Jahnavi Inniss graduated from Central Saint Martins in 2020 with a BA Graphic Communication Design, and her final project was a quilt! ‘Black British History Quilt’ was made to challenge existing ideas about the presence of Black people in British History. The quilt is made up of bold colourful blocks that have been appliquéd with the names of prominent Black Britons from the 17th, 18th and 19th centuries.
When describing her own process, Jahnavi said:
Using Stuart Hall’s theory of representation and Roland Barthes’ semiotic theory, I undertook an in-depth investigation into the different methods of creating visibility and representation for Black-British history. […] Black people made a significant contribution to British society; however, these contributions have been left unrecognised. While completing extensive research into the different ways to showcase Black-British history, I noticed frequent silent gaps in the timeline. In this project, I’ve adapted the cultural technique of quilting to give visibility to the many unrecognised Black people that contributed to British society during the 17th and 19th centuries. I aim to dismantle the “single story” which suggests that Black people only arrived in Britain after World War II in the 1950s during the Windrush period. I also want to dismantle the idea that Black people in Britain during the 17th and 19th centuries were only of a subservient status. (1)
The people named in ‘Black British History Quilt’ lived wide and varied lives. They were abolitionists, artists, poets, performers, athletes and celebrities in their own lifetimes. Jahnavi created an accompanying website so that people could learn more about the people named in the quilt. The edges of the quilt were also left deliberately unfinished in order to demonstrate that the work of recognising and celebrating Black British history needs to be continued.(2)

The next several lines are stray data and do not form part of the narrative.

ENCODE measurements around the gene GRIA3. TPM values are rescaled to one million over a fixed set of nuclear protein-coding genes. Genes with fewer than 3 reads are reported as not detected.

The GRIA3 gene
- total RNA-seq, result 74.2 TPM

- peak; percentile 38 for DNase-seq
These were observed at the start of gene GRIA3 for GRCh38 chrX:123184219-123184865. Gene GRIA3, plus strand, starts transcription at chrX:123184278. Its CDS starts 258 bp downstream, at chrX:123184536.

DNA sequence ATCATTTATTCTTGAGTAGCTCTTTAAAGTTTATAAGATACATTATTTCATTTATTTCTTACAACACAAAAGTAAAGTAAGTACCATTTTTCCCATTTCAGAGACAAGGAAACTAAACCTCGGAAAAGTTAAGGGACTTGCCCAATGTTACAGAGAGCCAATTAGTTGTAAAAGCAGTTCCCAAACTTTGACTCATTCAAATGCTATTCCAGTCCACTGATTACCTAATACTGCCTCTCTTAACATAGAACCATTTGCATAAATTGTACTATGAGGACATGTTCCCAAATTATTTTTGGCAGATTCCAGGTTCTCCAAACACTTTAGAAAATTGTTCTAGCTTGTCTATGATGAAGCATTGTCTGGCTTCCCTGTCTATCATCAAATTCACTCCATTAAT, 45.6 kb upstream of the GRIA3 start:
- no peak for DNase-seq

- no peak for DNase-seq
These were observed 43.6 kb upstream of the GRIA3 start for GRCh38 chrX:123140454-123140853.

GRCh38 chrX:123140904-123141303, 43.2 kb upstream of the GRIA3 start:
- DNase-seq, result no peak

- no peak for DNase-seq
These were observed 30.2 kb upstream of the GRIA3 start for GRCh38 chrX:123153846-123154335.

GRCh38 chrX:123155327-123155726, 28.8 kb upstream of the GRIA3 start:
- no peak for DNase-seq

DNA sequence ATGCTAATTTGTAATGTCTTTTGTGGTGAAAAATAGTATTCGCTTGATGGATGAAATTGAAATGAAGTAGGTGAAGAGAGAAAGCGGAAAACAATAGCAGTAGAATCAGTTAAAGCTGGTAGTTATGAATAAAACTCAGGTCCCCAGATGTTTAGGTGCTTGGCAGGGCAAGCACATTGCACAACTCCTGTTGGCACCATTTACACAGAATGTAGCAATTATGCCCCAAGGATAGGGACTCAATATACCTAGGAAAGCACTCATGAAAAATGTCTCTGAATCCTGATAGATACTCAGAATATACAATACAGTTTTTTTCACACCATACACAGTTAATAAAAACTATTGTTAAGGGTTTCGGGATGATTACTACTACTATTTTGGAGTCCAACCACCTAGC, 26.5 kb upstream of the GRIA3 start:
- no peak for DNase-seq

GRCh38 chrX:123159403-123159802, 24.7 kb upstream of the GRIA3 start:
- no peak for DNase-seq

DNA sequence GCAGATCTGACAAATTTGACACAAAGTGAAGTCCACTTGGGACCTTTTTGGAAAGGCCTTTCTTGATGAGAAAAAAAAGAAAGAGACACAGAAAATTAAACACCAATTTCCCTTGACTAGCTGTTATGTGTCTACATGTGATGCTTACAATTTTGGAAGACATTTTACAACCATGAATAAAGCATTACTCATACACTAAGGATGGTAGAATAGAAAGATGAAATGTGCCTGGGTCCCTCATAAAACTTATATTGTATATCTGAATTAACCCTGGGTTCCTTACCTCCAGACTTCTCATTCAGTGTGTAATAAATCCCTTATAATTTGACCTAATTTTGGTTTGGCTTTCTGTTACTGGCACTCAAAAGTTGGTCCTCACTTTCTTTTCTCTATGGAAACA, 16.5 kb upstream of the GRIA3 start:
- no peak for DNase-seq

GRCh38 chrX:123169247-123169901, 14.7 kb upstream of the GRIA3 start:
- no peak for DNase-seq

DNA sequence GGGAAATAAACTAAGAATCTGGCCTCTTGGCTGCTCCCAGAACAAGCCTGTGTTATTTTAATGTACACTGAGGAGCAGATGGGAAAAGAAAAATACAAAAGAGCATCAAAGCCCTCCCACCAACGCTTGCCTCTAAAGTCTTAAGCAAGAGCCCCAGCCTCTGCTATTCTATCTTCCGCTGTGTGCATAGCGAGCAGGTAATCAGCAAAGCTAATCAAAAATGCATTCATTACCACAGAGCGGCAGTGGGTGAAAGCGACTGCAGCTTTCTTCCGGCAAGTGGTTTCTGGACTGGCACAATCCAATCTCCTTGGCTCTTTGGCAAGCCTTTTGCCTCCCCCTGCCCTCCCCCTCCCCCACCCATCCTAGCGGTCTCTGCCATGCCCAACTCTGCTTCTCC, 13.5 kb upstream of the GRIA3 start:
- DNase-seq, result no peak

Jahnavi has already gained a significant amount of recognition for her work. For ‘Black British History Quilt’ she was awarded the Nova Unilever #Unstereotype Award, the CSM Deans Collection Award, and a place on the i-D X ARTSTHREAD Global Graduate Competition Shortlist. We’re really excited to see what she gets up to now that she has graduated!
If you would like to learn more about Black British history and race in the UK, we recommend the following books:
David Olusoga – Black and British: a forgotten history (Also available in a Young Adult edition)
Reni Eddo-Lodge – Why I’m No Longer Talking To White People About Race
Angela Osborne and Patrick Vernon – 100 Great Black Britons